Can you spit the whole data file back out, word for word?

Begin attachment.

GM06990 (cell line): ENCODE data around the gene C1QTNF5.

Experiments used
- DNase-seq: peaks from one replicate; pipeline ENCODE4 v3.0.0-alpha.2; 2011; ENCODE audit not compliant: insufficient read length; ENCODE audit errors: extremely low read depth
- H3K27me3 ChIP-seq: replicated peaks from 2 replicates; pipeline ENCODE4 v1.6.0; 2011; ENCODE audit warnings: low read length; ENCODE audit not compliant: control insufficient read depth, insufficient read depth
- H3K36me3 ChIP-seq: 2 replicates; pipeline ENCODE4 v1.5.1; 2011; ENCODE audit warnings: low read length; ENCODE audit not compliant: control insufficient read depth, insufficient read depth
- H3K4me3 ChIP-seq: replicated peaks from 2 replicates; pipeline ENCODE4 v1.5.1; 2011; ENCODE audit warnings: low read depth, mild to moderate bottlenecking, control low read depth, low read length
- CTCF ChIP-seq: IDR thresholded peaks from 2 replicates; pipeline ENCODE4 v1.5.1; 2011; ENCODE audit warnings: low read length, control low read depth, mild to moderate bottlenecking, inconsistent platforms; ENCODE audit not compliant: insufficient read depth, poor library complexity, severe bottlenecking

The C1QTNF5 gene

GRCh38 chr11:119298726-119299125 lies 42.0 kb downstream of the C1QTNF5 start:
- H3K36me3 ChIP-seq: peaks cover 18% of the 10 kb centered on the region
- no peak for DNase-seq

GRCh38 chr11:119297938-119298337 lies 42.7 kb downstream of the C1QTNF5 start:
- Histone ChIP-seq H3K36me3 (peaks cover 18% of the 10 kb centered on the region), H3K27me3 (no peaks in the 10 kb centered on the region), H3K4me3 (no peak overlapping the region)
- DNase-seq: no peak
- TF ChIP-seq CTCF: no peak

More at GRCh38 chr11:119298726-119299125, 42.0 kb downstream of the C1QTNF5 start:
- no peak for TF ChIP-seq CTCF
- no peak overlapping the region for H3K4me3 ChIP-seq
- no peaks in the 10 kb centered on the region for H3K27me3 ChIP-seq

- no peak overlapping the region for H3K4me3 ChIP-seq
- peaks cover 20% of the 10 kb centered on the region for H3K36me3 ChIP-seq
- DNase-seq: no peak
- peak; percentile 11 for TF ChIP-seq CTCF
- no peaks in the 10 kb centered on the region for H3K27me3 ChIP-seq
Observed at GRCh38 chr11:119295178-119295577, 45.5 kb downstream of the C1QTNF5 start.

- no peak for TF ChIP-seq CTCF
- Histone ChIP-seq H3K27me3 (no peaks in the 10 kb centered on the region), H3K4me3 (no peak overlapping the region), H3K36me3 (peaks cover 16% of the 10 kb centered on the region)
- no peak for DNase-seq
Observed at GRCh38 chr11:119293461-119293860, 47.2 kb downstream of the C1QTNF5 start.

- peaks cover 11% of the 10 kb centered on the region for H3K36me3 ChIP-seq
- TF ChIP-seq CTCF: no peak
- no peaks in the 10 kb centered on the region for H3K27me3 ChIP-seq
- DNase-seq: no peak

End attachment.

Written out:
GM06990 (cell line): ENCODE data around the gene C1QTNF5.

Experiments used
- DNase-seq: peaks from one replicate; pipeline ENCODE4 v3.0.0-alpha.2; 2011; ENCODE audit not compliant: insufficient read length; ENCODE audit errors: extremely low read depth
- H3K27me3 ChIP-seq: replicated peaks from 2 replicates; pipeline ENCODE4 v1.6.0; 2011; ENCODE audit warnings: low read length; ENCODE audit not compliant: control insufficient read depth, insufficient read depth
- H3K36me3 ChIP-seq: 2 replicates; pipeline ENCODE4 v1.5.1; 2011; ENCODE audit warnings: low read length; ENCODE audit not compliant: control insufficient read depth, insufficient read depth
- H3K4me3 ChIP-seq: replicated peaks from 2 replicates; pipeline ENCODE4 v1.5.1; 2011; ENCODE audit warnings: low read depth, mild to moderate bottlenecking, control low read depth, low read length
- CTCF ChIP-seq: IDR thresholded peaks from 2 replicates; pipeline ENCODE4 v1.5.1; 2011; ENCODE audit warnings: low read length, control low read depth, mild to moderate bottlenecking, inconsistent platforms; ENCODE audit not compliant: insufficient read depth, poor library complexity, severe bottlenecking

The C1QTNF5 gene

GRCh38 chr11:119298726-119299125 lies 42.0 kb downstream of the C1QTNF5 start:
- H3K36me3 ChIP-seq: peaks cover 18% of the 10 kb centered on the region
- no peak for DNase-seq

GRCh38 chr11:119297938-119298337 lies 42.7 kb downstream of the C1QTNF5 start:
- Histone ChIP-seq H3K36me3 (peaks cover 18% of the 10 kb centered on the region), H3K27me3 (no peaks in the 10 kb centered on the region), H3K4me3 (no peak overlapping the region)
- DNase-seq: no peak
- TF ChIP-seq CTCF: no peak

More at GRCh38 chr11:119298726-119299125, 42.0 kb downstream of the C1QTNF5 start:
- no peak for TF ChIP-seq CTCF
- no peak overlapping the region for H3K4me3 ChIP-seq
- no peaks in the 10 kb centered on the region for H3K27me3 ChIP-seq

- no peak overlapping the region for H3K4me3 ChIP-seq
- peaks cover 20% of the 10 kb centered on the region for H3K36me3 ChIP-seq
- DNase-seq: no peak
- peak; percentile 11 for TF ChIP-seq CTCF
- no peaks in the 10 kb centered on the region for H3K27me3 ChIP-seq
Observed at GRCh38 chr11:119295178-119295577, 45.5 kb downstream of the C1QTNF5 start.

- no peak for TF ChIP-seq CTCF
- Histone ChIP-seq H3K27me3 (no peaks in the 10 kb centered on the region), H3K4me3 (no peak overlapping the region), H3K36me3 (peaks cover 16% of the 10 kb centered on the region)
- no peak for DNase-seq
Observed at GRCh38 chr11:119293461-119293860, 47.2 kb downstream of the C1QTNF5 start.

- peaks cover 11% of the 10 kb centered on the region for H3K36me3 ChIP-seq
- TF ChIP-seq CTCF: no peak
- no peaks in the 10 kb centered on the region for H3K27me3 ChIP-seq
- DNase-seq: no peak